It was hard making friends in the new city. I was searching for someone who had the same need for musical stimulation and adventure as I did, and the closest I came in those first couple years was this dude named Rhys – a really good guy, but I blame him for doing some serious damage to my psyche and musical development and stunting the growth of my knowledge. See, he had gone to the Berklee College of Music in Boston – a far-off, exotic school – and I took every word out of his mouth as gospel, since he was a far more experienced and learned scholar, a sage and wise music guru… who was really into Toto. And Steely Dan. Because of him, I thought “jazz” was Pat Metheny‘s mid-80’s recorded output and Dianne Schurr, that Coltrane and Parker and Mingus were hacks (even though I had never really listened to them), that Miles Davis’ best record was *cough* “Tutu“, and that Marcus Miller was a genius (a whammy bar on a 6-string bass? Seriously? I now know that a whammy bar is generally a bad idea on ANY guitar – unless your name is Neil Young – and any bass with more than 4 strings isn’t a bass, it’s a weapon of wank). I began to have the opinion that the Band were hacks who couldn’t play or sing or write a decent song, and that Keith Richards was a moron. I was totally brainwashed, and yes, I drank the Berklee Kool-Aid.
I spent a goodly amount of time walking around dazed and confused about what was “good” about music – I played Rhys a song I had written and he told me it was ‘wrong’ (Looking back on that, I think, “Wrong? How can it be wrong? It might be bad, but a song cannot be wrong”) – was everything that had moved me up until that point total garbage? Stricken with guilt about my plebian taste and wracked with insecurity, I found myself at Rhys’ place for a party one night.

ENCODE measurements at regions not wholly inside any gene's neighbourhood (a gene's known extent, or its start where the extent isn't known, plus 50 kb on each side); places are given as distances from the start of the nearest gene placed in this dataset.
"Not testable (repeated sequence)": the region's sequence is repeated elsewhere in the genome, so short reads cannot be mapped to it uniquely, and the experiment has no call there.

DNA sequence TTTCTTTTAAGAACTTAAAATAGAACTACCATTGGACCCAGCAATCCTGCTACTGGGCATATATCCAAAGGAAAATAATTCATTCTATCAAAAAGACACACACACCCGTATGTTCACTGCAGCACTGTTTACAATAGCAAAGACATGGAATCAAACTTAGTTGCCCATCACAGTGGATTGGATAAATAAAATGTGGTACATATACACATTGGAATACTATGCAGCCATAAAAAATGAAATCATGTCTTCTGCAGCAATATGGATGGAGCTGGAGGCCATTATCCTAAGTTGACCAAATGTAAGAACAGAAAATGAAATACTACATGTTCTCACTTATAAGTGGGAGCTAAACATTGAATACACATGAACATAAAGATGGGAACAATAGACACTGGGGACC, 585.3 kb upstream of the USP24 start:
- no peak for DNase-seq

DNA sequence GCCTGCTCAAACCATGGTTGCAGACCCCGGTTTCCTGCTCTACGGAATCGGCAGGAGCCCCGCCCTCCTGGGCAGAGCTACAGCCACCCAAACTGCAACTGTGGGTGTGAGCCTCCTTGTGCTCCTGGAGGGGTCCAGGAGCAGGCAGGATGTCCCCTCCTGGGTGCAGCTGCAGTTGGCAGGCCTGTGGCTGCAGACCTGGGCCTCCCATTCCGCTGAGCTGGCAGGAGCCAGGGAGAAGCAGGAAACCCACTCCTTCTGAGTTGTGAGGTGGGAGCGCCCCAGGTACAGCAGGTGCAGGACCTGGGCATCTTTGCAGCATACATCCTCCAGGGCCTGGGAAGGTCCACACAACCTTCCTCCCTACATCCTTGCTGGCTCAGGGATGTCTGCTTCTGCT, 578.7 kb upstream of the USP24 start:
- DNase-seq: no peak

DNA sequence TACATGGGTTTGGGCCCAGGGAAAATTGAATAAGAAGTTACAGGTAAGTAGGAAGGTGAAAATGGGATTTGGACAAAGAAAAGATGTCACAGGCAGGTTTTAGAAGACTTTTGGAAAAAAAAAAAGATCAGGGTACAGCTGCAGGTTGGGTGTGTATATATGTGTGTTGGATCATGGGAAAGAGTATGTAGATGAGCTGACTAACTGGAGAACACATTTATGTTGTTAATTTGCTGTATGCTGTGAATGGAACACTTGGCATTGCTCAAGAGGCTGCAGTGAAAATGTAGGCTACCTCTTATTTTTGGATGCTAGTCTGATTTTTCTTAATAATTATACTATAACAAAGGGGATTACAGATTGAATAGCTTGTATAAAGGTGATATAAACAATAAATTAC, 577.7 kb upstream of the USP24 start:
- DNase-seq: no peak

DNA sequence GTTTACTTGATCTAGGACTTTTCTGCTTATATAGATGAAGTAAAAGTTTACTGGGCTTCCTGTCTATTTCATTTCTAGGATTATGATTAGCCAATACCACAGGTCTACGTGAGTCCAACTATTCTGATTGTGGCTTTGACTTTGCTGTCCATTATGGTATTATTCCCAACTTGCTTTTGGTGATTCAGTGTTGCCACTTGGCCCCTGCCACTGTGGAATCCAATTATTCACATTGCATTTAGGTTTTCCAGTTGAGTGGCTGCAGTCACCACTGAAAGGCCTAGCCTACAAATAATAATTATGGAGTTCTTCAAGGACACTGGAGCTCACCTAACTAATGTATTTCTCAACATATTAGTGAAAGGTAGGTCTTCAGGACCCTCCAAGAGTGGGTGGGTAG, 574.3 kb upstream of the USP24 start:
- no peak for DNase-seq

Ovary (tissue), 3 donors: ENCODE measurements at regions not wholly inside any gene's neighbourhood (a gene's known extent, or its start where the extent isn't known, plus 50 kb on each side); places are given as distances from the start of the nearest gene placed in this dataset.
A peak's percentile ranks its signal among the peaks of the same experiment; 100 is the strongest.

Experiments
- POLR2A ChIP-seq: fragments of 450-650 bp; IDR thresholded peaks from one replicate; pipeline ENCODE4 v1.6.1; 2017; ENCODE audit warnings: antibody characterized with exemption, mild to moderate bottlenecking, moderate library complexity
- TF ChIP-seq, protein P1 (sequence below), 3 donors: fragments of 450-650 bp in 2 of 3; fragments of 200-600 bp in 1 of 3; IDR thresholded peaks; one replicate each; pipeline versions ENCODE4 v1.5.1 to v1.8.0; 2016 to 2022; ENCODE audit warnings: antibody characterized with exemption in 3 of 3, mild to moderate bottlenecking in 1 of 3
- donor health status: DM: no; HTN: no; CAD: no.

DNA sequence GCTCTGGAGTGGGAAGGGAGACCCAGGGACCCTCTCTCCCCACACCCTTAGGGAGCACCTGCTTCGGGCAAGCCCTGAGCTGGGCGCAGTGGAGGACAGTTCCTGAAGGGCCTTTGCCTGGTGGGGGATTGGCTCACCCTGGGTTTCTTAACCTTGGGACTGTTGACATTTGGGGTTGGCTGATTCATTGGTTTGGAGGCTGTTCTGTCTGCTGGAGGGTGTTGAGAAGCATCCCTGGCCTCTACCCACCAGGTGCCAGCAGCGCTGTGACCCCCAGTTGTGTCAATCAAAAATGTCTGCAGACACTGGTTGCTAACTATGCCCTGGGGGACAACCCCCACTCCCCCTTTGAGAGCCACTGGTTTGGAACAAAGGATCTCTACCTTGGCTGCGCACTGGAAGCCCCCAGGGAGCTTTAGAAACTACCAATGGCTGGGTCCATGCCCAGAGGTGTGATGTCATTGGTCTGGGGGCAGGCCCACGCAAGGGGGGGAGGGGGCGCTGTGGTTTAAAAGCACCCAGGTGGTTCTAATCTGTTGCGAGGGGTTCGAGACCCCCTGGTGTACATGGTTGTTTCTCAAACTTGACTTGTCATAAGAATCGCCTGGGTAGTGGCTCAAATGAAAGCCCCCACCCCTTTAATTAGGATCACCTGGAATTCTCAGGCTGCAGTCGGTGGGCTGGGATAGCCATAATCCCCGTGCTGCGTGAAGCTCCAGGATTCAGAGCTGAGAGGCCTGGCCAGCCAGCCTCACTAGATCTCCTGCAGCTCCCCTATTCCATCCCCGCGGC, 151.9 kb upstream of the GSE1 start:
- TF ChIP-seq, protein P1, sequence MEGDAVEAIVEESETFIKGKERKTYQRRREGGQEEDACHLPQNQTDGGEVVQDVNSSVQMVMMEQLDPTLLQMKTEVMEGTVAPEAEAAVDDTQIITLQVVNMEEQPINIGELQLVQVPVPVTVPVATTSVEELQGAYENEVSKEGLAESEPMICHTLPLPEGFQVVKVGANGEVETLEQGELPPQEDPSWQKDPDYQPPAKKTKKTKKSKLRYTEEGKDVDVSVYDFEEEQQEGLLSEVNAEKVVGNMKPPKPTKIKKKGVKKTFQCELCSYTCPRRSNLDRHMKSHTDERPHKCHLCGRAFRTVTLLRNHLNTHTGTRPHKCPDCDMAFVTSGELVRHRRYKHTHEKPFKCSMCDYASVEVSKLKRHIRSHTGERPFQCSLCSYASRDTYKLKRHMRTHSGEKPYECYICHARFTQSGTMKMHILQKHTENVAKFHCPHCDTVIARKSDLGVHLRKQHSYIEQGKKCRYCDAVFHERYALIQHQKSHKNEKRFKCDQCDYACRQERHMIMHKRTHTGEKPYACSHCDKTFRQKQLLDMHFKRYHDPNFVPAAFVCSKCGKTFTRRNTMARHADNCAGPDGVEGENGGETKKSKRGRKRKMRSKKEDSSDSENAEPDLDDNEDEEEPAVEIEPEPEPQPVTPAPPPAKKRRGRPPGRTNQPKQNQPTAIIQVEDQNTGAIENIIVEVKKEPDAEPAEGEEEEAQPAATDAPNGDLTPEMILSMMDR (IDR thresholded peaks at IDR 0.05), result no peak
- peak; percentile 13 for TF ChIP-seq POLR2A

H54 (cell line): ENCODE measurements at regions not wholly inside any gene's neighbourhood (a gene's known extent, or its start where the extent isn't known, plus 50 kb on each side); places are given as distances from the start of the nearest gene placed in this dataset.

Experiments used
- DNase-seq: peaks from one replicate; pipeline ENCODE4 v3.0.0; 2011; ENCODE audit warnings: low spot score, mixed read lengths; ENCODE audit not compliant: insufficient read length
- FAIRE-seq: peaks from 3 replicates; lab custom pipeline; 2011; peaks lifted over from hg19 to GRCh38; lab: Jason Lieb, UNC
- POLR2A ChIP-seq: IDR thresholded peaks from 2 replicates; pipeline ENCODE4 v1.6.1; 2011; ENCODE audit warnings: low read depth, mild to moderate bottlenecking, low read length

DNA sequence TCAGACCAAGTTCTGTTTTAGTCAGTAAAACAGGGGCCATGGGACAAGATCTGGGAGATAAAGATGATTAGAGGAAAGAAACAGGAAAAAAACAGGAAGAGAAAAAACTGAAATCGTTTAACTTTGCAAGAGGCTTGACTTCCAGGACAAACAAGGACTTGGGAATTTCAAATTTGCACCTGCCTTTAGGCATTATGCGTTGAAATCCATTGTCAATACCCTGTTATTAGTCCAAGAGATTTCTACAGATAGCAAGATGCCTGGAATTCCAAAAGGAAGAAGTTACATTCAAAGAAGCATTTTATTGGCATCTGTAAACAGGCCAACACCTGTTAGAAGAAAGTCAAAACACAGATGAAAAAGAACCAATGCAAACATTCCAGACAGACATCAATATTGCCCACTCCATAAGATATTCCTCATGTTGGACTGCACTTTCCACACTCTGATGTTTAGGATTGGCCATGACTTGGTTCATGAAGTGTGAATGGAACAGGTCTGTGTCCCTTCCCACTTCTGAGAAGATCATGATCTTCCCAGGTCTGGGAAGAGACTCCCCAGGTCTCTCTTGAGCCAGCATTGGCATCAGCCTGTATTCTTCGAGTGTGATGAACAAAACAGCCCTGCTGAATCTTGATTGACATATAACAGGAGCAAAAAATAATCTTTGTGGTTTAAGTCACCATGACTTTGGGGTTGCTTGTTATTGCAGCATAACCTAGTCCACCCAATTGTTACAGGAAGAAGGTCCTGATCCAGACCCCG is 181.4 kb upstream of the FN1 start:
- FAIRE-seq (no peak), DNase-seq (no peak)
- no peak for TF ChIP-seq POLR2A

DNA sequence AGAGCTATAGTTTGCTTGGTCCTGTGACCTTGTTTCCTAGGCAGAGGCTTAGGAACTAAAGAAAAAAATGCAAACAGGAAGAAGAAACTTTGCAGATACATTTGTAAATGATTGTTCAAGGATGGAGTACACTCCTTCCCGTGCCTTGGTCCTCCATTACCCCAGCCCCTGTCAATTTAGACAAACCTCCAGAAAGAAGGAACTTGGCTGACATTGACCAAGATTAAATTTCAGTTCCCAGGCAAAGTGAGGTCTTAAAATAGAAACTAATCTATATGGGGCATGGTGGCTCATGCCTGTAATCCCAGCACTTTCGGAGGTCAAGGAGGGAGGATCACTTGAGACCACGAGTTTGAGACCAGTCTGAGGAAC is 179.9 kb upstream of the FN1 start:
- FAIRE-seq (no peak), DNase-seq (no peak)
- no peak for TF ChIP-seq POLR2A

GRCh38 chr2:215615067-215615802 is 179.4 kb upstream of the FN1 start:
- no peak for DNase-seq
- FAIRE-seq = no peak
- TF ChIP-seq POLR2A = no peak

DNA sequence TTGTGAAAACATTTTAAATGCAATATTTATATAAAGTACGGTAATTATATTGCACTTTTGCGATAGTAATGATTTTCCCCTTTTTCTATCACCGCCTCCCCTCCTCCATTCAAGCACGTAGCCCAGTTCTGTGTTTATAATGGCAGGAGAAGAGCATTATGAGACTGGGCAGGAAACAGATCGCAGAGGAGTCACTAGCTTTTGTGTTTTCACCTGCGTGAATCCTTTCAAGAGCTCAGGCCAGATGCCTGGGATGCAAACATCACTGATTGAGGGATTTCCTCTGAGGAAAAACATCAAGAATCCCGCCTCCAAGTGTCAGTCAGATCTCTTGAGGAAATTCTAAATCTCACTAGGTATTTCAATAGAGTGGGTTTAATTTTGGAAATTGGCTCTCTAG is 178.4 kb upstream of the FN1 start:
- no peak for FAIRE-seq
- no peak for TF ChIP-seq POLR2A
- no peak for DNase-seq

“Have you heard this?”, he asked, holding up a vinyl copy of “Sign O’ The Times” by, you guessed it, Prince.
“Umm… No.”, I responded. I thought it was some kind of trick question, a ploy to set me up for ridicule and embarrassment in front of everyone at the party. I was aware of the new record, but was so unsure as to whether or not I should like it based on the opinions of my guru, was afraid to buy it.
“Oh man, you gotta hear it. Unbelievable!”
He dropped the needle, and for the next four sides, I was in heaven. I mean, ‘Purple Rain’ and ‘1999’ and ‘Dirty Mind’ and ‘Around the World in a Day’ were great, but this… this was masterpiece. Hard, dirty, funk next to beautiful, ornate pop songs beside warm, inviting R&B; and gospel tunes. This thing was unlike any record I’d ever heard, and to this day, remains one of my favorite albums.
I’ve been playing “Starfish and Coffee” from “Sign O’ The Times” live for a long time now, mostly because it feels good. I mean, gooooooooood. And, it is always nice to give the audience a bit of a reprieve from the sad bastard, wrist-slitting effect of most of my material. You cannot be in a bad mood after hearing or singing this song. Is it the best song on the record (one where there are no bad songs)? No, but I would say it’s my favorite.
Funny. After all my teenage worry and concern over my provincial taste, it was the guy who made me insecure about it who validated it just by putting on a Prince record. I now appreciate Steely Dan’s music, and can understand why some folks would be into Dianne Schurr (even though I’m not). However, I’d rather listen to paint dry than Pat Metheny, and as for Toto… I’ll just say this – Rhys, if you’re reading this, thanks for exposing me to all the music, and no disrespect 2 U.
Prince’s “Starfish and Coffee”
(Click on the Play button beside the song title to launch the music player
or right-click on the link to download it to your computer.)